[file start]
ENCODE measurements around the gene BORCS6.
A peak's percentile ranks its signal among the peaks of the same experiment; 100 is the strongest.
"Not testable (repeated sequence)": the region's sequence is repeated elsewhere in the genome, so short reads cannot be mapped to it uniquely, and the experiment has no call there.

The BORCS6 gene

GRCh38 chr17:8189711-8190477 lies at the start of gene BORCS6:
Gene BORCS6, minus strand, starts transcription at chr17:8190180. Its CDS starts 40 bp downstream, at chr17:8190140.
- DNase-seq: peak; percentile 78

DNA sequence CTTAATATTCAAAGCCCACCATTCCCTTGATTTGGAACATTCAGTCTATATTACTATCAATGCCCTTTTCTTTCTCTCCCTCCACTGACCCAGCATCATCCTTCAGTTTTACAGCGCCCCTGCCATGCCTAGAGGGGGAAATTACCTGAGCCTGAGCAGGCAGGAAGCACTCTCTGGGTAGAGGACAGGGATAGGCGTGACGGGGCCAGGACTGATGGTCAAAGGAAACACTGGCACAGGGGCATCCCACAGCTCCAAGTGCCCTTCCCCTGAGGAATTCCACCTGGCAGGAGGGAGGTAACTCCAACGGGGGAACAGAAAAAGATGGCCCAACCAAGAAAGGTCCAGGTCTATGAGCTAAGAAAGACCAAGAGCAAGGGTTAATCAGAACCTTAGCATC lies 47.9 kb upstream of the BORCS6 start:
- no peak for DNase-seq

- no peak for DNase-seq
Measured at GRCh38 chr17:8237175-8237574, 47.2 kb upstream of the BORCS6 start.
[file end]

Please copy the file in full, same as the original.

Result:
ENCODE measurements around the gene BORCS6.
A peak's percentile ranks its signal among the peaks of the same experiment; 100 is the strongest.
"Not testable (repeated sequence)": the region's sequence is repeated elsewhere in the genome, so short reads cannot be mapped to it uniquely, and the experiment has no call there.

The BORCS6 gene

GRCh38 chr17:8189711-8190477 lies at the start of gene BORCS6:
Gene BORCS6, minus strand, starts transcription at chr17:8190180. Its CDS starts 40 bp downstream, at chr17:8190140.
- DNase-seq: peak; percentile 78

DNA sequence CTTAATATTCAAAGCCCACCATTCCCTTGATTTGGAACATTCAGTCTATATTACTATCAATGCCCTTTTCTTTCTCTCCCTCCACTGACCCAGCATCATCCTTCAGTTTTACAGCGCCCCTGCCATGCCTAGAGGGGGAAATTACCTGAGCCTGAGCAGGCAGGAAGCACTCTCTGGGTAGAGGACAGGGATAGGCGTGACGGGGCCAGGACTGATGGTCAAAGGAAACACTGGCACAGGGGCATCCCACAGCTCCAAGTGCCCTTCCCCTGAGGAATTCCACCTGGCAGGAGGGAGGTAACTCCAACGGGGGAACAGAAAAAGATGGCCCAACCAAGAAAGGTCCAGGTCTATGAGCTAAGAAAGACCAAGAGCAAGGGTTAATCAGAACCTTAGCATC lies 47.9 kb upstream of the BORCS6 start:
- no peak for DNase-seq

- no peak for DNase-seq
Measured at GRCh38 chr17:8237175-8237574, 47.2 kb upstream of the BORCS6 start.